Juremy’s database covers 278,000 documents in sectors 1, 3, 5, 6 (Treaties, Legislation, Preparatory documents, EU case-law), totalling more than 700 million segments over 24 languages.

Juremy has a larger database coverage than the above tools (except Eur-Lex), which is regularly updated (every month). We perform customized text alignment on the language variants, so the user does not need a separate software to align the different segments of the documents in the preferred language pair (this alignment is usually performed by CAT Tools).

In addition to exact phrase matching, Juremy automatically executes the following smart searches: fuzzy search, relaxed word positions–, autocomplete phrase–, stemmed phrase– and optionally, unaccented exact phrase search. The results are sorted by weighting shortness of match and fundamentality of the containing document.

The way Juremy displays results supports the EU translators’ workflows. The results feature precise source attribution and linking the source material, displaying relevant metadata, and providing domain-specific document filters.

It is ideal for freelancers or agencies who do not manage a comparably extensive local translation memory themselves, or lack tooling customizations focusing on the EU translation requirements. It has no maintenance burden, and is periodically updated with data and new features as well.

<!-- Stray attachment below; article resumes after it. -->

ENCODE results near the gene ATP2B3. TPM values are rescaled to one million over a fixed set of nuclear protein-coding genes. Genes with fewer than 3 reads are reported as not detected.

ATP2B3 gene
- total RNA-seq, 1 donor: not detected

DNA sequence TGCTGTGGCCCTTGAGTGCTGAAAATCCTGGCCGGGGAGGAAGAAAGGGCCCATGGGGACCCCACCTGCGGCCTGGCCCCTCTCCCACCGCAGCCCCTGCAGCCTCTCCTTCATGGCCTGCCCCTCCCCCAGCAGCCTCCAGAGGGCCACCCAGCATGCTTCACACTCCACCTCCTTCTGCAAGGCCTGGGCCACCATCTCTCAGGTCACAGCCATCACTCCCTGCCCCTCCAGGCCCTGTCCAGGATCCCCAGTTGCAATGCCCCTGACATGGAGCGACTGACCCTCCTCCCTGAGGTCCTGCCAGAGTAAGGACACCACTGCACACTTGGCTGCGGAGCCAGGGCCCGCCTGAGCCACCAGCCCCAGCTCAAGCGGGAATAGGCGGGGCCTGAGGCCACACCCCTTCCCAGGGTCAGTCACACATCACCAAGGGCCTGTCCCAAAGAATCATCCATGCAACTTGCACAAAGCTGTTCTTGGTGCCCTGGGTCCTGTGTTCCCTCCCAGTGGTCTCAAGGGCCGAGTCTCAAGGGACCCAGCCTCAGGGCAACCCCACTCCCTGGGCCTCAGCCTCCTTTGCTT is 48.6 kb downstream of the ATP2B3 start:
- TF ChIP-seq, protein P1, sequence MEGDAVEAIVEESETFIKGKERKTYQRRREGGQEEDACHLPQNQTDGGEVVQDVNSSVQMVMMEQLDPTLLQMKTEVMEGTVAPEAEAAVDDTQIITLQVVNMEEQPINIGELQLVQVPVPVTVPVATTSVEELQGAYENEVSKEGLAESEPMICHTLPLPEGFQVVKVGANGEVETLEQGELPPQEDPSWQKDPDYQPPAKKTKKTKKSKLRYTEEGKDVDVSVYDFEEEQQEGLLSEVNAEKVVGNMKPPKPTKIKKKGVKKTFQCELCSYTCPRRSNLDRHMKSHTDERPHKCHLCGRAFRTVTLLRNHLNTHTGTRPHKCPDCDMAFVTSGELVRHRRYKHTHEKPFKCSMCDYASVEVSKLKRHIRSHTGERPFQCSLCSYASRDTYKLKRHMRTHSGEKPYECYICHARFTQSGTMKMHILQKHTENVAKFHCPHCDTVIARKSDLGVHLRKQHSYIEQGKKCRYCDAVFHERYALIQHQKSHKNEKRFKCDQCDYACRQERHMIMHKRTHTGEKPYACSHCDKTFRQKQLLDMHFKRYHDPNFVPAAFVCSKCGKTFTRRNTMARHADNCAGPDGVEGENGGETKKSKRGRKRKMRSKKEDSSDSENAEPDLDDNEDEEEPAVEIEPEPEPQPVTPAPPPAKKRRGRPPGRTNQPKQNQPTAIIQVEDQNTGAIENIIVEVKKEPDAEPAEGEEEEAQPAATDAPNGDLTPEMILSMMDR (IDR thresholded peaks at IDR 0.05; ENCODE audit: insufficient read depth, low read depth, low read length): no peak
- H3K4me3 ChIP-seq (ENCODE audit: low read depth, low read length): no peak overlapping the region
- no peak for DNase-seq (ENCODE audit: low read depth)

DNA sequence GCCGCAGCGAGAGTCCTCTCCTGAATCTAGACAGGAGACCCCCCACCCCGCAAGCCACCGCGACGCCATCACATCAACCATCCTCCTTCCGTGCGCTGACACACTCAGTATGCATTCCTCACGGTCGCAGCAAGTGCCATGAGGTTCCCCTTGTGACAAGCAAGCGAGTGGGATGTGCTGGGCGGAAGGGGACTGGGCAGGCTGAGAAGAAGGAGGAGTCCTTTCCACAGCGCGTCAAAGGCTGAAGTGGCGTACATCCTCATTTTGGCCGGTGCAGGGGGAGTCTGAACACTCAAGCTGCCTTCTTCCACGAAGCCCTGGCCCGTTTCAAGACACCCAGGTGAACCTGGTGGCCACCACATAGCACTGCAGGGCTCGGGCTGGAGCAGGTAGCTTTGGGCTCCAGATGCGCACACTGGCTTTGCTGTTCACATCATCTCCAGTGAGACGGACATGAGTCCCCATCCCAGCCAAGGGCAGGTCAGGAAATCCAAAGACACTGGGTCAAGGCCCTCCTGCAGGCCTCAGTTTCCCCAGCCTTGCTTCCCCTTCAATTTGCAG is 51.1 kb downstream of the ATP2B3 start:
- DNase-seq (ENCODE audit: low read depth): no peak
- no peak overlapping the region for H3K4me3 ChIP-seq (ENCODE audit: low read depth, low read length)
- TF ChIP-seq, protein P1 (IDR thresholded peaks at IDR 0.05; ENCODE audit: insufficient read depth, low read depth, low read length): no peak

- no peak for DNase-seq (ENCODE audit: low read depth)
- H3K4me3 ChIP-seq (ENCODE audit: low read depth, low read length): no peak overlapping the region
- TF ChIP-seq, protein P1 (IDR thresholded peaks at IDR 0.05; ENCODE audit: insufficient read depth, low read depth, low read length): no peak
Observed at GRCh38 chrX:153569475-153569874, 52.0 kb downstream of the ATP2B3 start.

Since its creation, we gradually added the current functionalities to our program, so in its present form our tool:

  • periodically indexes the documents published on EUR-Lex
  • covers Celex sectors 1, 3, 5 and 6 beyond DGT-TM
  • includes IATE entries too, and optionally extracts all exactly matching bilingual IATE terms within the query phrase – either multi-word or single-word
  • performs concordance search with bilingual paragraph-level results in less than a second
  • corrects the often misaligned paragraphs in EUR-Lex documents
  • automatically performs smart fuzzy searches besides exact phrase search
  • can search using any language pair over the 24 official EU languages
  • displays relevant document metadata, such as Celex number and Eurovoc topics to streamline the EU terminology research and referencing workflow
  • makes citation easy by one-click copy of the bilingual document link to clipboard.

As a result, you can immediately see the most relevant matches for a term or phrase in the EU corpus, without spending valuable time on browsing and clicking in various databases.

Ultimately, our goal is to help eliminate the repetitive and laborious tasks from terminology research, and to display the most relevant matches to a given query through intelligent search and filtering. So in the end you only need to creatively synthesize the information surfaced, and you can spend your time saved by Juremy on more in-depth research or completing more projects within a given timeframe.

4. How much time can be saved by speeding up the terminology search process?